Also, as I mentioned earlier, education and what school you went to plays a major factor in your ability to move up in the company. For example, only those with specific education are eligible to apply for a managerial job. Typically, Americans being hired here have the education to pursue managerial jobs, if so desired. I have French friends who are IT developers in France at the top level of their careers and are stagnant because they don't have that specific degree entitling them to pursue a managerial job. So, basically they're stuck.
However, there is a solution to the salary stagnation (not the education limitation), basically "company-jumping", moving from company to company. Generally speaking most French do not want to do this, because even though you may have negotiated a higher salary at a new company, you basically start all over with a new probationary period and lack of seniority etc. Remember, French are resistant to change. One benefit though for a long-term employee is that it is near impossible to fire someone after their probationary period.
“Auto-entrepreneurs” or “micro-entreprise”: There is actually only a slight differences between auto-entrepreneurs visa vs. micro-entreprise, since the fiscal status is the same. Most of the characteristics are about the same. In fact, the tax status etc. applied to a micro-entreprise also apply to auto-entrepreneurs. The only real differences between them relates to the business registration, tax and social security payment formalities and, to some extent, business rates.
Which do you apply for? Typically if you want to start a business such as a private limited company in France, most people apply for the auto-entrepreneurs, whereas the “micro-entreprise” is more for small businesses or individuals wanting to set up a “one-person” shop, e.g., an English tutor. There are large tax differences between the two. Your French tax adviser or lawyer can help you make the best decision.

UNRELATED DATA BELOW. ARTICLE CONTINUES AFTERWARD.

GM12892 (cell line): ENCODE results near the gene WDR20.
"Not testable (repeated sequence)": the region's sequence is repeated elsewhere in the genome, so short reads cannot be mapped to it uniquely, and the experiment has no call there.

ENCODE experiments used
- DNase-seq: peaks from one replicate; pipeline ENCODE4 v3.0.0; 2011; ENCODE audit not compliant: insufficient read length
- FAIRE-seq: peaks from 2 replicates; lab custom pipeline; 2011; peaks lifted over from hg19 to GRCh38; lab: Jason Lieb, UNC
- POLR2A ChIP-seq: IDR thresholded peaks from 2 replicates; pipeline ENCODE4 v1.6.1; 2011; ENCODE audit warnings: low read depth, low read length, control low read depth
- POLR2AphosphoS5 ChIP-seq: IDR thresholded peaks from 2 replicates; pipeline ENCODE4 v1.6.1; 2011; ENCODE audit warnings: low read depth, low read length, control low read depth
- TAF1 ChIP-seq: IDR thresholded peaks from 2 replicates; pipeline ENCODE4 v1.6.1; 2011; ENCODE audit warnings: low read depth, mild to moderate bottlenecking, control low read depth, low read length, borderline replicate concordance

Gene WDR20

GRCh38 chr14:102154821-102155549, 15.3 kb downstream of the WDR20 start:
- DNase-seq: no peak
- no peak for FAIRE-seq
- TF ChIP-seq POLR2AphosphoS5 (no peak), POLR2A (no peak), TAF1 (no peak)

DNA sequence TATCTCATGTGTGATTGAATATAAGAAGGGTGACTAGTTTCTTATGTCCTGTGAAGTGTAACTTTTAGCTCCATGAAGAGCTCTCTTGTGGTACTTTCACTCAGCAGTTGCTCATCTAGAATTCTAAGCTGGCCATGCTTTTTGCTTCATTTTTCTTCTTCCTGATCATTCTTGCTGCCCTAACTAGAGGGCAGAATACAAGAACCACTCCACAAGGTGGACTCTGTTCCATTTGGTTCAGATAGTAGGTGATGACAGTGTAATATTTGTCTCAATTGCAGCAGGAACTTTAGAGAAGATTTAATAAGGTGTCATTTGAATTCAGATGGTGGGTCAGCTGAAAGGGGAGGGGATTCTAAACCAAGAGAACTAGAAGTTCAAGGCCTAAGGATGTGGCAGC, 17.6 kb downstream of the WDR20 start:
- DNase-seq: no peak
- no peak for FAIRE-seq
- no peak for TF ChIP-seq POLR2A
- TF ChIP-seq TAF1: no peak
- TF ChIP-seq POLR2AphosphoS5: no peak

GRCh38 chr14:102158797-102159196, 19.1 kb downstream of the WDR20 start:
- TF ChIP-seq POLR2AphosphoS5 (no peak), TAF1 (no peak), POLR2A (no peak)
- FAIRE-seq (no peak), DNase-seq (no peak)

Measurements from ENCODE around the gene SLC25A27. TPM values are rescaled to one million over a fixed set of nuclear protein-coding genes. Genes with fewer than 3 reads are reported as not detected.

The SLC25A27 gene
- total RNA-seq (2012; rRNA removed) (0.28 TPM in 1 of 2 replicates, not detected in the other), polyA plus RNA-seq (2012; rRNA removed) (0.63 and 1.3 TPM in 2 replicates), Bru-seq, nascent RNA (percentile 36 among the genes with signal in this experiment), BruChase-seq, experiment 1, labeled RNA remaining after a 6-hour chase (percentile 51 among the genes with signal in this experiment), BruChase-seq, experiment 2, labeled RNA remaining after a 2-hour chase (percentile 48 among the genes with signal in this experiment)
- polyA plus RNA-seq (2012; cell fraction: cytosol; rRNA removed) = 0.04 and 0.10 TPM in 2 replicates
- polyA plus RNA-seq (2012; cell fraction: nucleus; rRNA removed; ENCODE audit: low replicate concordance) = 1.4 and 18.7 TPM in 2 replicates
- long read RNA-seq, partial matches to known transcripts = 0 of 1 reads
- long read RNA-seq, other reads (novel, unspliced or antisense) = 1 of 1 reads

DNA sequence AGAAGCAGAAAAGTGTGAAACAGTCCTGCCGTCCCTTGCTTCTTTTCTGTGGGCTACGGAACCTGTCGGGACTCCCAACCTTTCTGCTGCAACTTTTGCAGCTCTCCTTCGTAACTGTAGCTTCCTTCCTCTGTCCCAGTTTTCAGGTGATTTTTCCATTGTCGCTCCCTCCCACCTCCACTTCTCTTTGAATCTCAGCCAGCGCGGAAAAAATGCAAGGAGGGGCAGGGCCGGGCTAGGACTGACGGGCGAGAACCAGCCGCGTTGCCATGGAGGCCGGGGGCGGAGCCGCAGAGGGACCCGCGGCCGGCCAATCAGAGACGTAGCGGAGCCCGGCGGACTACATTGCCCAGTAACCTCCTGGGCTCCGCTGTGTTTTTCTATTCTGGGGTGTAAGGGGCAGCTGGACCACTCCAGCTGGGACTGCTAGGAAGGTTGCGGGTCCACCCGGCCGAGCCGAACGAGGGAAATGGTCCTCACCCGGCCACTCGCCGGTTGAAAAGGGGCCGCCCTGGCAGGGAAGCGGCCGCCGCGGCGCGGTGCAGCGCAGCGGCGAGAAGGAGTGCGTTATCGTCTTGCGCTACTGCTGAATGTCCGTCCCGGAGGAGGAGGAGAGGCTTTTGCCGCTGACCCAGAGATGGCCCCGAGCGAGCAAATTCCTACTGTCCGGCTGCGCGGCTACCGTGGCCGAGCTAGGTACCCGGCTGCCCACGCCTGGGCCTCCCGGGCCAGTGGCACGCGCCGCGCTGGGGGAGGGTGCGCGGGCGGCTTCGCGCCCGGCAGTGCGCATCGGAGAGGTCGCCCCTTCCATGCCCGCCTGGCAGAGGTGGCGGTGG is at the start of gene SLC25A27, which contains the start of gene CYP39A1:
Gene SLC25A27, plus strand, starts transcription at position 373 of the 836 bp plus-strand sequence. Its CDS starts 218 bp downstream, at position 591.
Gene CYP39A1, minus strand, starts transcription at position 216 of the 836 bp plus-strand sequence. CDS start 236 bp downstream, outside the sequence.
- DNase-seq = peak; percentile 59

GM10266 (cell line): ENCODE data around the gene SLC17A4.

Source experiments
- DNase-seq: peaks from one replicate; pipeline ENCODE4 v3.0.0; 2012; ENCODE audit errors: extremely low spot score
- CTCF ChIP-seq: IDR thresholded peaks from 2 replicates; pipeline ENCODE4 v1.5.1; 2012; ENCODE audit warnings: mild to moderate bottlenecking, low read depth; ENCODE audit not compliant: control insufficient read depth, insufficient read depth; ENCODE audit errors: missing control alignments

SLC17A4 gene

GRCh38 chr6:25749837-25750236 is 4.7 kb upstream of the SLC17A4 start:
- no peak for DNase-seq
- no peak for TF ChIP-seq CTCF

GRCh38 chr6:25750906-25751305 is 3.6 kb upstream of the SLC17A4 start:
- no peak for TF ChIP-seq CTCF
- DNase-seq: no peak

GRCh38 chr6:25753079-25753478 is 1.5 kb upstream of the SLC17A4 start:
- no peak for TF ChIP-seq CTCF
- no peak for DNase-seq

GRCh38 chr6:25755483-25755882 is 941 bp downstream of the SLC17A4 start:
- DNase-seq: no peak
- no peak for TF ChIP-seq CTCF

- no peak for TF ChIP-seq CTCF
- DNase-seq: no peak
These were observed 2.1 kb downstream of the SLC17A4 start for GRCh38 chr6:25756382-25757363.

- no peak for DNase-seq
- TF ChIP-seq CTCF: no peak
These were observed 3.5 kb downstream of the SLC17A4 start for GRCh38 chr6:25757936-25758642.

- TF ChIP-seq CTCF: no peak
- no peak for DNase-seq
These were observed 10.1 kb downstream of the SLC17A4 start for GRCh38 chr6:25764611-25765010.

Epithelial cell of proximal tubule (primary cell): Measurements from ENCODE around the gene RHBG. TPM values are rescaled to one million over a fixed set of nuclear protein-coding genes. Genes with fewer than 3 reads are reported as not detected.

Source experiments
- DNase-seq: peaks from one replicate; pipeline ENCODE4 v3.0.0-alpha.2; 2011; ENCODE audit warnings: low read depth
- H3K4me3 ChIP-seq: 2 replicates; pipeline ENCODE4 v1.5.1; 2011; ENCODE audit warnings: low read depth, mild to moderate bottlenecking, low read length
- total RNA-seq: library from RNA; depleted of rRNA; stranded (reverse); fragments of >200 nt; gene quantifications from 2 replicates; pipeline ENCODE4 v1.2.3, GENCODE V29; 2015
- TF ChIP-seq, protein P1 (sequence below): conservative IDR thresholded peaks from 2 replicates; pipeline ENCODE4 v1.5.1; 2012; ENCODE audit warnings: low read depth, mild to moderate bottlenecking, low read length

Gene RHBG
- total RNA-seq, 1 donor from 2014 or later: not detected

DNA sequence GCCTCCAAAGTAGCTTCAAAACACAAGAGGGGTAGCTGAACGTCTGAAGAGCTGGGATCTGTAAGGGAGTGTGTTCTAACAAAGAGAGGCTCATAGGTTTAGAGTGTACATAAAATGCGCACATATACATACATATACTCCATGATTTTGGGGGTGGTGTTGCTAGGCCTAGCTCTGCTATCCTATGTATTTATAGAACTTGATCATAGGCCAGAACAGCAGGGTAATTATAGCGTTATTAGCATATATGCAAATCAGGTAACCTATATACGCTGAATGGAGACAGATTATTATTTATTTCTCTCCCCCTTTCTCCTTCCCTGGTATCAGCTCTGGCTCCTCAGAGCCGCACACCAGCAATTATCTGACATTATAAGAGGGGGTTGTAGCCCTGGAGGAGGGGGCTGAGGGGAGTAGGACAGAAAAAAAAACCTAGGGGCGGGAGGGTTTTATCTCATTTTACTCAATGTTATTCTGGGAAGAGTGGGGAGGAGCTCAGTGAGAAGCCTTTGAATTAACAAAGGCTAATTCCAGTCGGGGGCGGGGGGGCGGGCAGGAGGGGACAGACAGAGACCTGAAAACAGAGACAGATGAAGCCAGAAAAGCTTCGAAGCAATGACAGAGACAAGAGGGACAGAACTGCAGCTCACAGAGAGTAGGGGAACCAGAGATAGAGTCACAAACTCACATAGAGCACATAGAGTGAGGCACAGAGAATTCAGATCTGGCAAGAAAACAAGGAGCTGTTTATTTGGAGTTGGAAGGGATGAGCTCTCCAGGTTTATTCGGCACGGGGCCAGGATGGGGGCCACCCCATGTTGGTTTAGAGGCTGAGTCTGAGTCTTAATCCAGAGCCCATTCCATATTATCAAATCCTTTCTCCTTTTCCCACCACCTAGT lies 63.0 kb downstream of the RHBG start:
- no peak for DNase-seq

Here's an excellent link to help walk you through that process, "Starting a business in France."
If you want to start an entrepreneurial business, you need to obtain a Carte de Commerçant étranger (Foreign Trader’s Card), you cannot run a commercial business without this card. See "Consult France--FTC."
Student visa: From my understanding, it is not difficult to come and study in France, since they highly value education and are proud of their academics. There is a catch, you have to guarantee $600 a month to show financial support; however, the visa will allow you to work temporarily (60% of 35-hours), most students I’ve known either work as au pairs or English teachers. See "Consult France--Student Visa" for more detailed information.
In some cases, if you are coming to France to pursue a “specialty” or "highly skilled" degree such as in IT (technology), part of the educational program is to intern at one of the many companies. If that company is in need of your special skill set, they will sponsor you and do all the necessary paperwork to hire you.